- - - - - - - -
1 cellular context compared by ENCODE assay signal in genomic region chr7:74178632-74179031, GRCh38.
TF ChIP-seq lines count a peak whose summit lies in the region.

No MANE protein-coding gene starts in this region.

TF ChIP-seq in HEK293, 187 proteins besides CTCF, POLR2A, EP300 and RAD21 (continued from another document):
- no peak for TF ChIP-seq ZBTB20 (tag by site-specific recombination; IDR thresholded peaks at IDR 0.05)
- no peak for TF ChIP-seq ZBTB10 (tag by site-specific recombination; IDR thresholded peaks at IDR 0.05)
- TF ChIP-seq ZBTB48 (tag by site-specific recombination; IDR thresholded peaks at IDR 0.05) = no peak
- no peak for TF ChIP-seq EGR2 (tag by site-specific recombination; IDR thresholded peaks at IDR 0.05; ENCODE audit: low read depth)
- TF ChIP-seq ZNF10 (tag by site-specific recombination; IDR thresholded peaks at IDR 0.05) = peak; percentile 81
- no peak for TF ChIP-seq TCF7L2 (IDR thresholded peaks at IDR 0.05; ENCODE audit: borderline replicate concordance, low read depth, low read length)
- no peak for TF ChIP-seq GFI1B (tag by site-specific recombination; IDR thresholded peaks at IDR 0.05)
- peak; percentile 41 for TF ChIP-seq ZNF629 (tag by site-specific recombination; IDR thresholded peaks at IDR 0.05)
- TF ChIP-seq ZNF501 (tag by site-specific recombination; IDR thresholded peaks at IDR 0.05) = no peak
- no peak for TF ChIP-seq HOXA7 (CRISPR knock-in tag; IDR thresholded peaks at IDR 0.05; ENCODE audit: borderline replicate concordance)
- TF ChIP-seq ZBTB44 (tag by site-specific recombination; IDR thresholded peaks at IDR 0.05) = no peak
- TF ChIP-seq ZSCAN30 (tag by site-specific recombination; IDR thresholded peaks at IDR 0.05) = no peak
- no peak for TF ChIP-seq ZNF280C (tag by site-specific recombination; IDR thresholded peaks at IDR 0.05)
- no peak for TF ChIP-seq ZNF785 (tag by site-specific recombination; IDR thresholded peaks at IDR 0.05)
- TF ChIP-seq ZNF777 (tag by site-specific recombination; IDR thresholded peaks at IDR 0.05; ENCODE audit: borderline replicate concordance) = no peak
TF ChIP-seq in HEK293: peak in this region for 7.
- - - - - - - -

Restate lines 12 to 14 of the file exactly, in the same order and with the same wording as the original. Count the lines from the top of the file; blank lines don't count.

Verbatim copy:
- peak; percentile 41 for TF ChIP-seq ZNF629 (tag by site-specific recombination; IDR thresholded peaks at IDR 0.05)
- TF ChIP-seq ZNF501 (tag by site-specific recombination; IDR thresholded peaks at IDR 0.05) = no peak
- no peak for TF ChIP-seq HOXA7 (CRISPR knock-in tag; IDR thresholded peaks at IDR 0.05; ENCODE audit: borderline replicate concordance)